Children Born to Diabetic Mothers May be More Likely to Have Intellectual Disability

18 Jul

A recent study found possible risk factors for autism in maternal conditions during pregnancy (maternal diabetes, hypertension and obesity). The study: Maternal Metabolic Conditions and Risk for Autism and Other Neurodevelopmental Disorders is online and a discussion can be found here at the Autism Science Foundation blog.

A study (non-autism) has been recently published indicating that diabetes might be a risk factor for intellectual disability. The risk was lower in the new study (1.10) than the previous, autism, study (1.52 risk for ASD, 2.33 odds ratio for developmental disability). Note that the sample size for diabetes in the autism study was small, resulting in large confidence intervals, so the differences may not be significant.

It is not a direct comparison between the studies, so that limits discussion. But it is interesting to see the subject of maternal diabetes and developmental disability again. It has come up before the autism study and will likely come up again.

Here is the abstract from the recent study:

Intellectual disability (ID) is a major public health condition that usually develops in utero and causes lifelong disability. Despite improvements in pregnancy and delivery care that have resulted in dramatic decreases in infant mortality rates, the incidence of ID has remained constant over the past 20 years. There may still be uncharacterized preventable causes of ID such as Diabetes Mellitus (DM). We used statewide individual level de-identified data for maternal and child pairs obtained by linking Medicaid claims, Department of Education, and Department of Disabilities and Special Needs data from 2000 to 2007 for all mother-child pairs with a minimum follow-up of 3-years post birth or until a diagnosis of ID. To ascertain the adjusted relationship between DM and ID, we fit a logistic regression model taking into account individual level clustering on mothers for multiple pregnancies using the population-averaged Generalized Estimating Equations method. Of the 162,611 eligible maternal and child pairs, 5,667 (3.49 %) of the children were diagnosed with ID between birth and 3-years of age. After adjustment for covariates the independent relationship between DM and ID was significant with odds ratio of 1.10 (1.01-1.12). On sub-analysis, patients with pre-pregnancy DM had the highest effect measure with an estimated odds ratio of 1.32 (0.84, 2.09), although this was not statistically significant. In this large cohort of mothers and children in South Carolina, we found a small but statistically significant increased risk for ID among children born to mothers with DM. Additional information about the association between maternal DM and risk of ID in children may lead to the development of effective preventive interventions on the individual and public health levels.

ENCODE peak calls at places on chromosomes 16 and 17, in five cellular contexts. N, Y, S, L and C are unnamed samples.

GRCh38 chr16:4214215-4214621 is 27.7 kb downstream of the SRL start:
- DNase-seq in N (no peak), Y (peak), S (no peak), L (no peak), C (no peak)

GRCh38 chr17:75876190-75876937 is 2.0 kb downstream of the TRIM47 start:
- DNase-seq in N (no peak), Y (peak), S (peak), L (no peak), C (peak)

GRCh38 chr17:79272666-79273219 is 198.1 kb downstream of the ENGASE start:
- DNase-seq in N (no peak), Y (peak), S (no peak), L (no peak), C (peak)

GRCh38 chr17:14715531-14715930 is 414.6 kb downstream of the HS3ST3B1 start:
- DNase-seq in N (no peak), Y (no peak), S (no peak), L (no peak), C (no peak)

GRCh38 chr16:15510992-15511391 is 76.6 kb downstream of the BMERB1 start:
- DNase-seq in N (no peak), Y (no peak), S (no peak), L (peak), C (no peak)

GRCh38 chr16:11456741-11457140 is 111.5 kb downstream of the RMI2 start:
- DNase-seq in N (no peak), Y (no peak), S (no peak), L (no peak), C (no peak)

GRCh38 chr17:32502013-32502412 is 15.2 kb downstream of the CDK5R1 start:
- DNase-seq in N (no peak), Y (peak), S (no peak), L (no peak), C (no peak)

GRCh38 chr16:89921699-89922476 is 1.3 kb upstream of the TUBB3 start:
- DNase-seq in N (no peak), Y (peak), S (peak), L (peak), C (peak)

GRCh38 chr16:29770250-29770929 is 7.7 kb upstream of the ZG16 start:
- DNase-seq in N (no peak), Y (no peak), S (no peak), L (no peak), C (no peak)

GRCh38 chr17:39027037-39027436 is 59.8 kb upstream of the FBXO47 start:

–by Matt Carey

Advertisements

2 Responses to “Children Born to Diabetic Mothers May be More Likely to Have Intellectual Disability”

  1. Sam Fleischner July 18, 2012 at 17:21 #

    Hi everyone, my name is Sam Fleischner, I’m a director of films and music videos. In November 2009, I read an NY Times article about a 13 year-old boy with Autism who ran away from home, riding the NYC subway for 11 days. The story captivated me and a year later I reached out to meet the family in hopes of learning more about their experience.

    With their help, I spent the next two years developing the screenplay, STAND CLEAR OF THE CLOSING DOORS, the adventure of an outsider kid looking for his place, and trying to survive a system that wasn’t designed for him. I am reaching out to the Autism community for support and collaboration. As a film that will illuminate the multi-faceted nature of Autism in a positive light, I hope to engage individuals and organizations that work to spread awareness and raise funds for research.

    Check out our Vimeo (https://vimeo.com/44007702) and Facebook pages to share with friends, and help support this project! If you have any questions it, send me an email at autismfilm@seethink.com — thanks guys!

  2. Lauren Ambrose January 28, 2014 at 06:00 #

    Children born to diabetic mothers are also at a risk to develop neonatal hypoglycemia which can cause the baby to become fussy and jittery.

Leave a Reply

Fill in your details below or click an icon to log in:

WordPress.com Logo

You are commenting using your WordPress.com account. Log Out /  Change )

Google+ photo

You are commenting using your Google+ account. Log Out /  Change )

Twitter picture

You are commenting using your Twitter account. Log Out /  Change )

Facebook photo

You are commenting using your Facebook account. Log Out /  Change )

Connecting to %s

%d bloggers like this: